Orange is the new royal black: Whole Foods, an upmarket grocery chain in the US, will commemorate the birth of Harry and Meghan’s soon-to-be child with a “vibrant orange” cheddar cheese called “Royal Addition.” However, Bollywood is way, way ahead of them… thanks to a hunk of “vibrant orange” beefcake called Ranveer.


Is it time for a Jane Bond? The reigning 007 Daniel Craig certainly thinks so. But Bond series producer Barbara Broccoli is unconvinced: “Bond is male. He's a male character. He was written as a male and I think he'll probably stay as a male. And that's fine. We don't have to turn male characters into women. Let's just create more female characters and make the story fit those female characters.” (Daily Mail)


Speaking of trained spies: Norwegians claim that the Russian Navy is training beluga ‘spy whales’ to harass fishing fleets. A Russian colonel’s response: Please, that beluga’s no spy! Why? "We have military dolphins for combat roles." Well, who can argue with that. Also: just look at the video. This maybe the most goofiest secret agent since Austin Powers. (BBC)


Sports Illustrated makes burkini history: Somali-American model Halima Aden posed for the magazine wearing a hijab and burkini, a first for its swimsuit edition—best known for featuring hot babes in miniscule bikinis. The message: "[W]hether you are wearing one-piece, a two-piece, or a burkini, you are the pilot of your own beauty." (CBS News)


Questions for animal lovers: are as follows:

The Bumble Bizz campaign is nearing its end: There are just two days left to nominate either yourself or another woman who has been an inspiring game-changer—be it in business, government, medicine, or some other field. Bumble—the social networking platform by women, for everyone—will showcase them as part of their campaign starring real women on Bumble. So, hurry, download Bumble in the App Store or on Google Play or go to Bumble Bizz to apply or nominate! (Note: This is sponsored content from a trusted brand partner)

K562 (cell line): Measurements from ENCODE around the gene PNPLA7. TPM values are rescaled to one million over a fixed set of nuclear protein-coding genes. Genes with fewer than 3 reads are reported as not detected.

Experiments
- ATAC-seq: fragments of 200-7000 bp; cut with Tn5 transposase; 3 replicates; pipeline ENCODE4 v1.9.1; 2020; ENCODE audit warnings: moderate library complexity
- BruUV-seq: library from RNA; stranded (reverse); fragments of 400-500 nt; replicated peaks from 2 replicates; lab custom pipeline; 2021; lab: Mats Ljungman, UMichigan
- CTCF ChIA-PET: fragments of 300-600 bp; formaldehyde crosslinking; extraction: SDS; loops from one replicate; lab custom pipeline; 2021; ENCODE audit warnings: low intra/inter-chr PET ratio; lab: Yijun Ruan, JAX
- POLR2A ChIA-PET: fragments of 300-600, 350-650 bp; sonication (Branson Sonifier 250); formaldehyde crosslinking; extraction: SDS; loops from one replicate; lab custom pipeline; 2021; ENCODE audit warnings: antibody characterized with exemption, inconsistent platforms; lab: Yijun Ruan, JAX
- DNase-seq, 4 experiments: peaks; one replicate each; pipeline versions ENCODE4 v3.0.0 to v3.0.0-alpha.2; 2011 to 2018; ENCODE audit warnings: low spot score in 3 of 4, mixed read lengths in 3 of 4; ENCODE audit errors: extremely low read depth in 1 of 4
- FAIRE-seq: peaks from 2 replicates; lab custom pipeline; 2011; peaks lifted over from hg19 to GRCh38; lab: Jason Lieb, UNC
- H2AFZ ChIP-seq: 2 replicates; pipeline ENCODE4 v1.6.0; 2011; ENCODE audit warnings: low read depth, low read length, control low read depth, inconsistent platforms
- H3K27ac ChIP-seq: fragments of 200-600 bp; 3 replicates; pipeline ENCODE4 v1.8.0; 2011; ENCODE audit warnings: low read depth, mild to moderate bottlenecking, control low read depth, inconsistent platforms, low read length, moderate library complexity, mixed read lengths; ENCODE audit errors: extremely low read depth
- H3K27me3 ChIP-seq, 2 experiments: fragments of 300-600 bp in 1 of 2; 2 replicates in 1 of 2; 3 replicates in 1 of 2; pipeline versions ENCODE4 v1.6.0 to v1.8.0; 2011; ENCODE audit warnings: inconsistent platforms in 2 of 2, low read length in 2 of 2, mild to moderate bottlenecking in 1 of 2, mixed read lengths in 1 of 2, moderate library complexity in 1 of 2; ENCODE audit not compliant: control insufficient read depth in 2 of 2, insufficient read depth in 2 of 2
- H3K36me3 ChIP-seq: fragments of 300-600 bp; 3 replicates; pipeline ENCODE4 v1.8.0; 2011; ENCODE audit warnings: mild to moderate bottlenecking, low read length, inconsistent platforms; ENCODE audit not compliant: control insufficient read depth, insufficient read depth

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Unexpected, thought-provoking and always worth your time

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The 'History of Indian Food' Edition

The history of our cuisine is ancient, diverse, and filled with surprises. One author is astonished to discover how little has changed over so many centuries. The other uncovers a lost strand of our culinary heritage which sprang to brief life on very distant shores.

The food of ‘half and halves’

Between the late 1800s and 1917, Punjabi men arrived in California to farm its lands. Strict immigration laws had an unintended effect: marriages between the men and Mexican women. And that union produced its own community of ‘half and halves’ and a very unique cuisine. Both have all but disappeared. This fascinating long read retraces their history.

Read: California’s Lost (and Found) Punjabi-Mexican Cuisine | Eater

Sex, Love etc 2

A 1000-year old Indian cuisine

What did Indian food taste like without tomatoes, potatoes, maida or chilis—all recent imports from faraway lands? Vir Sanghvi finds some answers when he sits down to a meal prepared by Shri Bala who recreates dishes featured in the Sangam Literature of South India. A helping of Kootan Soru anyone?  

Read: Historical food | Hindustan Times